Little “Sprout” Woodhull’s curious clothing

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While I’m working on a longer post concerning the convoluted chronology of TURN’s pilot episode, I thought I’d write a short post concerning a (literally) tiny realm of 18th century material culture seen in the show thus far: babies!

TURNpremiere - sprout1
Abraham Woodhull and his young son in the pilot episode of TURN. Click to view larger image.

Little Thomas Woodhull, whom Abraham fondly calls “Sprout,” steals the spotlight at the beginning and end of the TURN pilot episode. (His very appearance is a bit of a chronological anomaly, but we’ll discuss that later.) Abraham mentions that his son is “almost a year old” as he eggs him on to start walking on his own. Adorable outfit he’s wearing, right? Breeches and a linen shirt, like the little colonial man he is! Except what he should be wearing at that tender age is… a gown.

Yes, a gown, as in “a dress.” Sometimes boys even wore stays, too.

For the first few years of a child’s life in the late 18th century, regardless of gender, he or she would wear a gown, a loose-fitting garment that could be tied, pinned, or buttoned shut. Once they were several years old, boys and girls would then make the transition to outfits that were miniature versions of men’s and women’s adult clothing. For boys, this was often a celebrated childhood milestone. Linda Baumgarten of Colonial Williamsburg writes:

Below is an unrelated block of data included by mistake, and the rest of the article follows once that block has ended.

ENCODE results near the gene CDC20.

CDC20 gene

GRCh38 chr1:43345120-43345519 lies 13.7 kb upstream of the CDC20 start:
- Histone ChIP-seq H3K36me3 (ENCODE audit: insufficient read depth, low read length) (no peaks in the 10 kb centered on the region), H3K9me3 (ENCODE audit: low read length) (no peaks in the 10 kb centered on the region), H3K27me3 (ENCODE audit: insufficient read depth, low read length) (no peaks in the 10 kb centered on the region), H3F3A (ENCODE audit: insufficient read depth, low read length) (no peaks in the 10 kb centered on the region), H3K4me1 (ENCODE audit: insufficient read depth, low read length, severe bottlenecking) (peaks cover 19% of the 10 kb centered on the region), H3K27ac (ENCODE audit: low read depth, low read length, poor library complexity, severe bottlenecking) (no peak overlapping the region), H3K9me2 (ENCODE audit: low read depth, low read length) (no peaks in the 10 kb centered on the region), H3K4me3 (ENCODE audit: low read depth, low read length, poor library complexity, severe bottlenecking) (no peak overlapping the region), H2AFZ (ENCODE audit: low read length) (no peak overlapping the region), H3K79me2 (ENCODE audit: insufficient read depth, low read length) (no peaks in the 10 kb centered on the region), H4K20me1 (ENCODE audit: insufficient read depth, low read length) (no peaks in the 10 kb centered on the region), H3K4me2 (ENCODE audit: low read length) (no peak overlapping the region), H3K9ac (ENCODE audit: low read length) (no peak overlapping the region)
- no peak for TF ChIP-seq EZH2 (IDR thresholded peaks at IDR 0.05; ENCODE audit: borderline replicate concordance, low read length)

“The time when a little boy went from skirts to pants, which was called, ‘breeching,’ occurred anytime from age three to seven and was symbolic of his first step toward becoming a ‘little man.'”

"Portrait of Two Children" attributed to Joseph Badger (Abby Aldrich Rockefeller Folk Art Museum, 57.100.15). Young boys and girls in paintings like these were often distinguished by the objects and toys they were holding. The child on the left is a boy with a pet squirrel.
“Portrait of Two Children” attributed to Joseph Badger (Abby Aldrich Rockefeller Folk Art Museum, 57.100.15). Young boys and girls in paintings like these were often distinguished by the objects and toys they were holding. The child on the left, for example, is a boy with his pet squirrel.

So yes, if you were to time-travel back to the era of the American Revolution, you might very well see a young six-year-old boy wearing stays and a gown.  In fact, in 1790, Benjamin Tallmadge’s own son was wearing them at the tender age of three.  For more information, I highly recommend reading Linda Baumgarten’s primer on colonial children’s clothing (the source of the above quote).  And if you weren’t sure what I was talking about when I mentioned ‘stays’ earlier, don’t forget to check out Baumgartner’s very helpful glossary of clothing terms, too. Additionally, you can browse through a slideshow of primary source images concerning children and babies over at the 18th Century Material Culture Resource Center.

TURNpremiere - sprout3So little Thomas “Sprout” Woodhull appears to be quite the little hipster baby — wearing breeches before they were cool. (He’s not even a year old and he’s already turning Setauket into the Brooklyn of the 18th century!)